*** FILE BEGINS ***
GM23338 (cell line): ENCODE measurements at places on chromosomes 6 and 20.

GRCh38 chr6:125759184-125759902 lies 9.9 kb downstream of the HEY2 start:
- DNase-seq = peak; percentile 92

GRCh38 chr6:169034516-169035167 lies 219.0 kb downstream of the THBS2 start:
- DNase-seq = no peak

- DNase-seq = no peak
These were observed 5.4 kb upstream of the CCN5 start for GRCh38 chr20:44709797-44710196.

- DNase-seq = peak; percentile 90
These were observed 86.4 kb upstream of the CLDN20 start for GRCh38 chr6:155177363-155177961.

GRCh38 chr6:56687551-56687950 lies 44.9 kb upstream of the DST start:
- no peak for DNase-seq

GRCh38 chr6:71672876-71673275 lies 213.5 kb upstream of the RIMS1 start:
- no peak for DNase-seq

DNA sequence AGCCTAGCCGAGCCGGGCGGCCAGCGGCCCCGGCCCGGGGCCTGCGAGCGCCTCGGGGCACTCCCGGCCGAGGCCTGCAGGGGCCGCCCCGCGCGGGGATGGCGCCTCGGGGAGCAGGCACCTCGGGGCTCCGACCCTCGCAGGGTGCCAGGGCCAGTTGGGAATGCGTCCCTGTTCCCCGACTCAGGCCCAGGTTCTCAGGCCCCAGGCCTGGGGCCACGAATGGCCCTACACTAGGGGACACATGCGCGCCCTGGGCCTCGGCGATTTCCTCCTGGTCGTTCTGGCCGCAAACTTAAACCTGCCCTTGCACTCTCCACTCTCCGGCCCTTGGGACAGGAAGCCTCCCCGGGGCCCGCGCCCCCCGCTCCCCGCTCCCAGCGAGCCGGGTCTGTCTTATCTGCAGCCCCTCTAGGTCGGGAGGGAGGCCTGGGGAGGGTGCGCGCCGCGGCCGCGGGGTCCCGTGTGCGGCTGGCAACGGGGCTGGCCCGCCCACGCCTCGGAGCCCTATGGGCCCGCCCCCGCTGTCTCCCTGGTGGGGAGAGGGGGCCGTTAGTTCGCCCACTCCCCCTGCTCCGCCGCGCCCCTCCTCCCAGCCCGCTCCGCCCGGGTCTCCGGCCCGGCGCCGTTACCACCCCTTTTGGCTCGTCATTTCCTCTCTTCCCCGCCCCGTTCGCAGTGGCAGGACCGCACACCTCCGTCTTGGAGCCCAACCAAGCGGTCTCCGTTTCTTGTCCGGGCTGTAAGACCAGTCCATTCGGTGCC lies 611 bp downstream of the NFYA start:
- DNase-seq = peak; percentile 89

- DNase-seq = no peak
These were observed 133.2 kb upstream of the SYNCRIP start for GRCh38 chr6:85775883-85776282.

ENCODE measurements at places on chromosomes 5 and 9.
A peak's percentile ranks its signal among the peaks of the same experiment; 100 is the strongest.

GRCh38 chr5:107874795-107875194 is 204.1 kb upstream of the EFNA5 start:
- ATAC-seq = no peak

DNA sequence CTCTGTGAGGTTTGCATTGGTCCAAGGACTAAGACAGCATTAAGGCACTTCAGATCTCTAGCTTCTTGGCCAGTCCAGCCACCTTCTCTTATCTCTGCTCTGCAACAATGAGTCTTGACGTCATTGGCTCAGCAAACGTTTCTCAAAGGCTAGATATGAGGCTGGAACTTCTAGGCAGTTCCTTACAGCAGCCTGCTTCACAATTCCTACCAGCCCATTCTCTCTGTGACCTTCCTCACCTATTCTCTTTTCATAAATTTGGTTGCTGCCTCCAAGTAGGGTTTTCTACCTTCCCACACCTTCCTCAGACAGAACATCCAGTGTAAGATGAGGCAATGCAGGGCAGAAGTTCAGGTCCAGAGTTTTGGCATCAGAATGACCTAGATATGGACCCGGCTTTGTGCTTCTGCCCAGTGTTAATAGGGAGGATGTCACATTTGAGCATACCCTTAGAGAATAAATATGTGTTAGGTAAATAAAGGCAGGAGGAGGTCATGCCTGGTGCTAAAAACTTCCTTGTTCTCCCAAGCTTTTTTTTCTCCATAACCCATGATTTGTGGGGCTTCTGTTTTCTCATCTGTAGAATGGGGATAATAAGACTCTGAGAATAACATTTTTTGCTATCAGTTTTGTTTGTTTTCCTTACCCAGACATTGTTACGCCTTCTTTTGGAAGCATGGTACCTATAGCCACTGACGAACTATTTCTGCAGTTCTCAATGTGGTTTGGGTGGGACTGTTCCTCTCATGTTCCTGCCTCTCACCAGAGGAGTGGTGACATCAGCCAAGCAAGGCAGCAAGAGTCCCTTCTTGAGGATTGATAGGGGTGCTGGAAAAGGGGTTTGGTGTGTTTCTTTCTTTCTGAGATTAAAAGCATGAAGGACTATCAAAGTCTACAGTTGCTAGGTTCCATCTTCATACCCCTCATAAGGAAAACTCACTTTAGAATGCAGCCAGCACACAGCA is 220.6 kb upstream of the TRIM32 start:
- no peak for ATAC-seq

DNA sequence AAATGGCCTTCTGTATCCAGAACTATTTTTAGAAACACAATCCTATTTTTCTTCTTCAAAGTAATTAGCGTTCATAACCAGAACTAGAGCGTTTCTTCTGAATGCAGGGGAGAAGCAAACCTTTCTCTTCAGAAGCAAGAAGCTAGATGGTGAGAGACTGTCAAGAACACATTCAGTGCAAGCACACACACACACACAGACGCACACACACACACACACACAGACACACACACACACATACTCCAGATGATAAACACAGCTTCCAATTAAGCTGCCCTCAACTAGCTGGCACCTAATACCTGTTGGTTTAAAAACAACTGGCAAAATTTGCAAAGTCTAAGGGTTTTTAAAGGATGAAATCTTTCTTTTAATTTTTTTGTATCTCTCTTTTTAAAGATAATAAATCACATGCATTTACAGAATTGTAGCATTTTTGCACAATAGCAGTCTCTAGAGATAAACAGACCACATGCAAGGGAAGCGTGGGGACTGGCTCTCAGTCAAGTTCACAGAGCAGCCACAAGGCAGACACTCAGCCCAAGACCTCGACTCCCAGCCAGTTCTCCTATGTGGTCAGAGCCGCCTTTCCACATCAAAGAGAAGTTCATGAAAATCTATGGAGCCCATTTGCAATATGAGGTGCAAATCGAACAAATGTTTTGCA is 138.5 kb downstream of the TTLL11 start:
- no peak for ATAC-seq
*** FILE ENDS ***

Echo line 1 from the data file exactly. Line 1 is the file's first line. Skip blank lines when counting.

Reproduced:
GM23338 (cell line): ENCODE measurements at places on chromosomes 6 and 20.